first_img5 September 2003The Industrial Development Corporation (IDC) this week signed a US$125-million loan agreement with international commercial banks to enable it to meet its funding commitments.The money is meant for general corporate funding requirements, IDC chief financial officer Gert Gouws said.The IDC is a self-financing, government-owned development finance institution which aims to contribute to the economic empowerment of South Africans and the generation of balanced, sustainable economic growth in Africa.The IDC achieves this by providing risk capital to entrepreneurs investing in economically viable projects through a variety of products, including loans to industrialists, equity investments and trade finance.One of the corporation’s core strategies is to maintain its financial independence from the government, as a result of which it has to access capital markets to source loan funding.According to Gouws, increasing investor confidence in South Africa, coupled with the IDC’s sovereign rating, will allow the corporation to source funds at lower rates in the future, thus allowing it to finance its activities more competitively.About 23 banks from around the world collectively provided the IDC’s latest loan, for repayment over the next three years. The lead arrangers of the loan were Bayerische Landesbank, BNP Paribas, Citibank, Standard Chartered Bank and Sumitomo Mitzui Banking Corporation Europe Limited.IDC CEO Khaya Ngqula told representatives of these banking institutions that the money would be put to good use, adding that the IDC appreciated the role they played in the country’s economy.“We see this as an affirmation of faith which we all have in South Africa. Furthermore, we feel that this will only help us to continue doing what we know best, that is, invest in supporting South Africans and empowering our communities.”Source: BuaNewslast_img read more

first_imgRole of Mobile App Analytics In-App Engagement Tags:#mobile Why IoT Apps are Eating Device Interfaces sarah perez Related Posts center_img One of the major pain points in developing mobile applications for iOS devices (iPhone, iPod Touch and iPad) is testing those apps. As we’ve noted before, the traditional testing method is time-consuming and cumbersome – files have to be emailed or shared, then downloaded to a computer, dragged into iTunes and synced to the mobile device. When an update is required, the app in iTunes has to be deleted and the whole process must begin again.But there’s a better way, as it turns out, thanks to a change Apple made in iOS 4.0 but didn’t publicize. Apps can be distributed via the “ad hoc” method for testing purposes, which means over-the-air, one-click installs for app beta testers. Here’s how.Although we’re not a mobile application review site per se, we’ve done our fair share of app reviews around here. And one thing that we’ve always found to be problem in doing so is the tiresome, tedious method of getting pre-release apps onto our iPhones. Download, unzip, drag and drop, sync, test, etc. That’s why when mobile business card scanning solution CardMunch emailed us a link to install its latest pre-release version (now live) late last month, we were intrigued.“If you would like to play with CardMunch 2.0 yourself, we made it easy for you to install this time since we already have your UDID. All you have to do is visit this link (no iTunes syncing required),” the email read, following by a link to a page on the CardMunch.com domain.We clicked the link from within our iPhone’s email client and the app just installed on our device – no iTunes syncing required. What? How is this possible?Apple’s Best Kept SecretApparently, a few developers have discovered the secret, documented in detail here. Now you may say that this isn’t a secret at all, but a well-known feature most developers already know about. We say this in return: Oh yeah? Then someone please (please!) tell the developers who keep emailing us zip files about this.OK, I guess we will.Why Ad Hoc: More Testers, More FeedbackThanks to this feature, developers can distribute mobile apps wirelessly for testing purposes. Developers will still need access to the device IDs (UDIDs) and will still need to create provisioning files, but the actual distribution of the apps makes it far, far easier on those receiving the applications for testing.With easier distribution, more beta testers are likely to actually install and try your apps. That means more feedback for developers, says Alex Okafor, a mobile application developer who shared the details of the new method on his blog ParadeofRain.com. It also means that some of your testers will be out in the field when they install the apps, instead of at home using Wi-Fi, which can help you spot issues related to 3G bandwidth and its effect on the responsiveness of an app’s functions.How To Set Up Your Ad Hoc DistroThanks to Okafor’s guide, we have the instructions for setting up an ad hoc distro. Here’s how to do it:Choose Build –> Build and ArchiveIf not already open, open the Organizer window (Window –> Organizer) and choose “Archived Applications”If not already open, open the Organizer window (Window –> Organizer) and choose “Archived Applications”Highlight the build you just archived and click on “Share Application”Select “Distribute for Enterprise” and the correct provisioning profile should be automatically selected. If not, correct it.Now, fill out the form presented to you with the app URL, title, subtitle (optional) and image URLs (optional). Click “OK” and specify where the file should be saved. Save the file as the same file name you gave it in the URL.Upload both the IPA and PLIST file to the URL you specified in the form.Drop the index.php file created by Jeffrey Sambells here in this post into the directory where you uploaded the IPA file. This index will generate the links for both the provisioning and IPA files.You’re finished! Now, just share the link with your app testers!Is this Legit?So is this legit? It appears so. We spoke to another well-informed source on the matter who explained that this “Wireless App Distribution” method can now be done by either posting an XML file (a manifest file), using a PHP script or any other method. The idea is that the manifest will point to a single IPA file which itself can contain a provisioning file, they explained.Developers registered under either the Standard or Enterprise program get 100 ad hoc invites, but Enterprise developers can distribute apps without linking to UDIDs. As far as this person knew, using an Enterprise developer license for distributing anything (beta or otherwise) to employees or contractors would be fine and not in violation of the Apple Developer Agreement. (Feel free to chime in if you know more.)As we shared in October, a startup called TestFlight has developed a tool to further refine this process. It lets developers invite testers via email, and they can then see who has tested what builds of the app. The process of gathering and managing UDIDs is handled by the TestFlight service as well.Have you tried ad hoc distribution for testing purposes? If so, what do you think about it?Image credits: ParadeofRain What it Takes to Build a Highly Secure FinTech … The Rise and Rise of Mobile Payment Technologylast_img read more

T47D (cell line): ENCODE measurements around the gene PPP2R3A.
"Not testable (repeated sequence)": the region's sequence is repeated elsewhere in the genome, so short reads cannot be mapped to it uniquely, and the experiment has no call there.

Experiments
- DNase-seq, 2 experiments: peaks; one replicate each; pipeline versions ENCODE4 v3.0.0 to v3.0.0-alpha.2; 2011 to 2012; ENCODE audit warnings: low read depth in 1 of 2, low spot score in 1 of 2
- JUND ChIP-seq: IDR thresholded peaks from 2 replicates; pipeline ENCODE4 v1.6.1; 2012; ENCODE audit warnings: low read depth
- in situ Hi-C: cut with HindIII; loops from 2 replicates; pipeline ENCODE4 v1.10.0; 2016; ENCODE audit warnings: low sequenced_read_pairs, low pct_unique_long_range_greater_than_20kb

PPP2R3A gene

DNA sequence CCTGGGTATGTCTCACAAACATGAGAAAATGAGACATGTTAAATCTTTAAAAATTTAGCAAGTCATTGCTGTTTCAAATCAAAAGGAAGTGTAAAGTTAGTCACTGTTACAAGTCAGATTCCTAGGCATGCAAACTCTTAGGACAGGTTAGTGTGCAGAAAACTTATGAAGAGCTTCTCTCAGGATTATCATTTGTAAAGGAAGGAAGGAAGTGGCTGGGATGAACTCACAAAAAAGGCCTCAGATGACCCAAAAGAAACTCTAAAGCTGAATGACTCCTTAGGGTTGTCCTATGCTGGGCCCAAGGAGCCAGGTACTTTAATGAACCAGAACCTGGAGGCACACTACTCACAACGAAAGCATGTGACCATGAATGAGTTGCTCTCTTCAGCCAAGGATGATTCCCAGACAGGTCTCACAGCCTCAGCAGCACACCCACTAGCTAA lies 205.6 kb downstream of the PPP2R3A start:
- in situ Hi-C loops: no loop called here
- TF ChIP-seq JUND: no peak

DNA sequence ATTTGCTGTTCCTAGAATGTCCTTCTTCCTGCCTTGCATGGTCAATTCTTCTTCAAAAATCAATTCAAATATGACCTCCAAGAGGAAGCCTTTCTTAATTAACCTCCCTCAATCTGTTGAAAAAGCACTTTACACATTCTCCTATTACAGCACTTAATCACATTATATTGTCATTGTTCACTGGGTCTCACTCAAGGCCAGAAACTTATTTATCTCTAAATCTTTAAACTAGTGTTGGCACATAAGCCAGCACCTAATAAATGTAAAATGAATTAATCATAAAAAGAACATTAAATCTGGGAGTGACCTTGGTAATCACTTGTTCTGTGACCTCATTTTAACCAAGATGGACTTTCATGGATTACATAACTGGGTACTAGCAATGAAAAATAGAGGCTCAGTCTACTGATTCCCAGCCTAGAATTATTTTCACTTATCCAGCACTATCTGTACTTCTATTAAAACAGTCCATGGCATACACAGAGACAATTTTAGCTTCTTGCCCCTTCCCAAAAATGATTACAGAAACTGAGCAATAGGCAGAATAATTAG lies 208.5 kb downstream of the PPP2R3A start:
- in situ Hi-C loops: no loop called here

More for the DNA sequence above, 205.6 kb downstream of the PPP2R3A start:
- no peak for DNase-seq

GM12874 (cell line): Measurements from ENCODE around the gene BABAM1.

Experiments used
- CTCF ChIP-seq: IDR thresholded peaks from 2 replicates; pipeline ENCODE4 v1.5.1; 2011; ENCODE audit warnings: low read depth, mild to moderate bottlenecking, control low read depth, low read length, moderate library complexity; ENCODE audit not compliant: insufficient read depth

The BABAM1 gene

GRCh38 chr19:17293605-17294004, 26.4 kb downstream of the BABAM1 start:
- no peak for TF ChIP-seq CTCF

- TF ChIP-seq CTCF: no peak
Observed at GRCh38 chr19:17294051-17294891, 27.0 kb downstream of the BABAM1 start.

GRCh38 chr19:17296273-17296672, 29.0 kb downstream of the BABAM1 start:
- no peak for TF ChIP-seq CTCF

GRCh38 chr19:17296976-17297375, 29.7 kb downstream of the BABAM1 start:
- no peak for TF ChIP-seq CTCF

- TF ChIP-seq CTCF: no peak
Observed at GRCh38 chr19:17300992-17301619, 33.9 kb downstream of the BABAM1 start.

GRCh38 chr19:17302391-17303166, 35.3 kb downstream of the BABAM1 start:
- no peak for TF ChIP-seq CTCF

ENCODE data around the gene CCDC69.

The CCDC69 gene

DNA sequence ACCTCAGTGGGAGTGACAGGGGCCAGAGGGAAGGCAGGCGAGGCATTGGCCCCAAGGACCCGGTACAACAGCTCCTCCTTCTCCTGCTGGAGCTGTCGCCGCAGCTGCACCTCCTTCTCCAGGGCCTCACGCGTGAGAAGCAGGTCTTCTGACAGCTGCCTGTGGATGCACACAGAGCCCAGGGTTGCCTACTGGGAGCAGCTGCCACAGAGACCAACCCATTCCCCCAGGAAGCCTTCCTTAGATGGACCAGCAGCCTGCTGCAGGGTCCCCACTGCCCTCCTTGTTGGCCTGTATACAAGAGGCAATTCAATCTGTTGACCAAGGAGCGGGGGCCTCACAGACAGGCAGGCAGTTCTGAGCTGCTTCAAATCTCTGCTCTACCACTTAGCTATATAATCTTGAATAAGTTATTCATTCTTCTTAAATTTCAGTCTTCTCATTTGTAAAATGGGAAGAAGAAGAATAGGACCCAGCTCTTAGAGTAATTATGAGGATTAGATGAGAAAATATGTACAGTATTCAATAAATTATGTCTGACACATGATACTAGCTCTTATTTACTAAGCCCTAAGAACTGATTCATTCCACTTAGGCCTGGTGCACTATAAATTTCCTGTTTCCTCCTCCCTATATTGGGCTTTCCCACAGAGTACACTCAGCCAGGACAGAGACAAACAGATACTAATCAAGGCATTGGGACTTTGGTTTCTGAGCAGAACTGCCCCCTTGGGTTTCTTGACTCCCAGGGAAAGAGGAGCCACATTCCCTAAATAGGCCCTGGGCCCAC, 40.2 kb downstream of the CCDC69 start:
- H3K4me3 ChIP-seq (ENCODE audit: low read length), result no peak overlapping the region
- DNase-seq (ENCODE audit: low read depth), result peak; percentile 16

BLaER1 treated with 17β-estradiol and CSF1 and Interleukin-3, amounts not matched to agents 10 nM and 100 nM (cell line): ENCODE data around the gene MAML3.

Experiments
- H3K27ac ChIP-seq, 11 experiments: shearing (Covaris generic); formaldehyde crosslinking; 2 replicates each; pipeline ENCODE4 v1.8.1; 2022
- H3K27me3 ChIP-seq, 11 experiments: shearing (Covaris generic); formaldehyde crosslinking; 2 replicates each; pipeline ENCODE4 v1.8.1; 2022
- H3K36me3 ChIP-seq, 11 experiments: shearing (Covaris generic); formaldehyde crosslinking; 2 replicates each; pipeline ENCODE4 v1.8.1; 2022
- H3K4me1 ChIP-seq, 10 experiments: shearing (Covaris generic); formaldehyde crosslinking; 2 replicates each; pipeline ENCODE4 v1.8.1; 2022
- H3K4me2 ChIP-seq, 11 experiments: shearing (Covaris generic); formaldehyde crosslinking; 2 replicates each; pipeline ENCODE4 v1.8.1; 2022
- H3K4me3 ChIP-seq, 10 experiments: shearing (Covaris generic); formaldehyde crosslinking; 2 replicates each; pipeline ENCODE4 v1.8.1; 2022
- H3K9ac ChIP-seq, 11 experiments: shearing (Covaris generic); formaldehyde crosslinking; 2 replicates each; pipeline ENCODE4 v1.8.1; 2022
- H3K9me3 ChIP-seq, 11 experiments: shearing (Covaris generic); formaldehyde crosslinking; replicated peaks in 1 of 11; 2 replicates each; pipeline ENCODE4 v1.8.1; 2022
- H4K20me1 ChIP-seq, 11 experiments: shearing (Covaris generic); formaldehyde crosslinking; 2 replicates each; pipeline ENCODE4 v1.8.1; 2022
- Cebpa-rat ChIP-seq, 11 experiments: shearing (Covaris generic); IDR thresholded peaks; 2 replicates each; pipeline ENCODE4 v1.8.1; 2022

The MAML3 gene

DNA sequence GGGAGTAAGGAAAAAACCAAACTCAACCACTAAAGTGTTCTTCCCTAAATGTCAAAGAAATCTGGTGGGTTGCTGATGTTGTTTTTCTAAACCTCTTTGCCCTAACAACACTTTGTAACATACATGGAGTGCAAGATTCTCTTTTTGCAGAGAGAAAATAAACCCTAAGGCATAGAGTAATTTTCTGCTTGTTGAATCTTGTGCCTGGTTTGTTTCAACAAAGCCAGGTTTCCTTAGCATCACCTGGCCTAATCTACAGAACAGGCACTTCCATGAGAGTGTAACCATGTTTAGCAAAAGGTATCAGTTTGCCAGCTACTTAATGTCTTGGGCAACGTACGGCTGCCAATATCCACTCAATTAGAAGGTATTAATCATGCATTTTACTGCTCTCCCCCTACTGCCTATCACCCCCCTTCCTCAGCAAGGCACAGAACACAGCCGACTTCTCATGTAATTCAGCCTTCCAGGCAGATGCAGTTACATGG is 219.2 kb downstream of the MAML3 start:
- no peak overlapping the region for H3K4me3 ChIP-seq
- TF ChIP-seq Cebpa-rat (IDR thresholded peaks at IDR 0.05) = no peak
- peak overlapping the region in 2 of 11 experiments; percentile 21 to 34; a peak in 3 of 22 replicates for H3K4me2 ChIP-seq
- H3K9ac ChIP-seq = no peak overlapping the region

first_imgNBA: Kawhi, George seek more for Clippers than beating Lakers PLAY LIST 01:48NBA: Kawhi, George seek more for Clippers than beating Lakers00:50Trending Articles00:59Sports venues to be ready in time for SEA Games01:29Police teams find crossbows, bows in HK university01:35Panelo suggests discounted SEA Games tickets for students02:49Robredo: True leaders perform well despite having ‘uninspiring’ boss02:42PH underwater hockey team aims to make waves in SEA Games01:44Philippines marks anniversary of massacre with calls for justice01:19Fire erupts in Barangay Tatalon in Quezon City Typhoon Kammuri accelerates, gains strength en route to PH AFP official booed out of forum View comments The Warriors’ jump is due in part to the new arena due to open in two seasons.New arenas in Sacramento, Milwaukee and Detroit have also pushed up franchise values.The New Orleans Pelicans are the lowest-ranked, at an estimated value of $1 billion.The club making the biggest jump from last year was the Philadelphia 76ers, who gained 48 percent in value to $1.18 billion, according to Forbes’ calculations.The valuations were calculated with revenues and operating incomes from the 2016-17 season, while taking into consideration the league’s revenue sharing. Arena deals, and revenue from non-basketball events that take place at the venues, are also included in the totals. /cbbADVERTISEMENT LATEST STORIES John Lloyd Cruz a dashing guest at Vhong Navarro’s wedding MOST READ Read Next Don’t miss out on the latest news and information. center_img Globe Business launches leading cloud-enabled and hardware-agnostic conferencing platform in PH Phoenix turns back TNT Slow and steady hope for near-extinct Bangladesh tortoises 2 ‘newbie’ drug pushers fall in Lucena sting New York Knicks’ Carmelo Anthony, left, looks past Los Angeles Lakers’ Jordan Clarkson during the second half of the NBA basketball game, Sunday, Feb. 1, 2015, in New York. Forbes has named the Knicks and the Lakers as the most valuable NBA clubs as of February 2018. APLOS ANGELES, United States — The New York Knicks and Los Angeles Lakers still top the list of most valuable NBA clubs, according to a survey released Wednesday by Forbes — which for the first time says every franchise is worth $1 billion.According to its latest annual assessment, the average value of an NBA club is $1.65 billion.ADVERTISEMENT Brace for potentially devastating typhoon approaching PH – NDRRMC NEXT BLOCK ASIA 2.0 introduces GURUS AWARDS to recognize and reward industry influencers The Knicks remain atop that list, worth $3.6 billion (2.94 billion euros) and another iconic club, the Lakers, are now worth an estimated $3.3 billion.The Knicks are profiting from a $1 billion renovation to Madison Square Garden, which provided new revenue opportunities from sponsorships and seating.FEATURED STORIESSPORTSWATCH: Drones light up sky in final leg of SEA Games torch runSPORTSLillard, Anthony lead Blazers over ThunderSPORTSMalditas save PH from shutoutThe Lakers, who like the Knicks have struggled in recent years, continue to benefit from raking in almost $150 million a year from their local television and radio deals.The reigning champion Golden State Warriors passed the Chicago Bulls in this year’s list to lie third with a value of $3.1 billion to Chicago’s $2.6 billion.last_img read more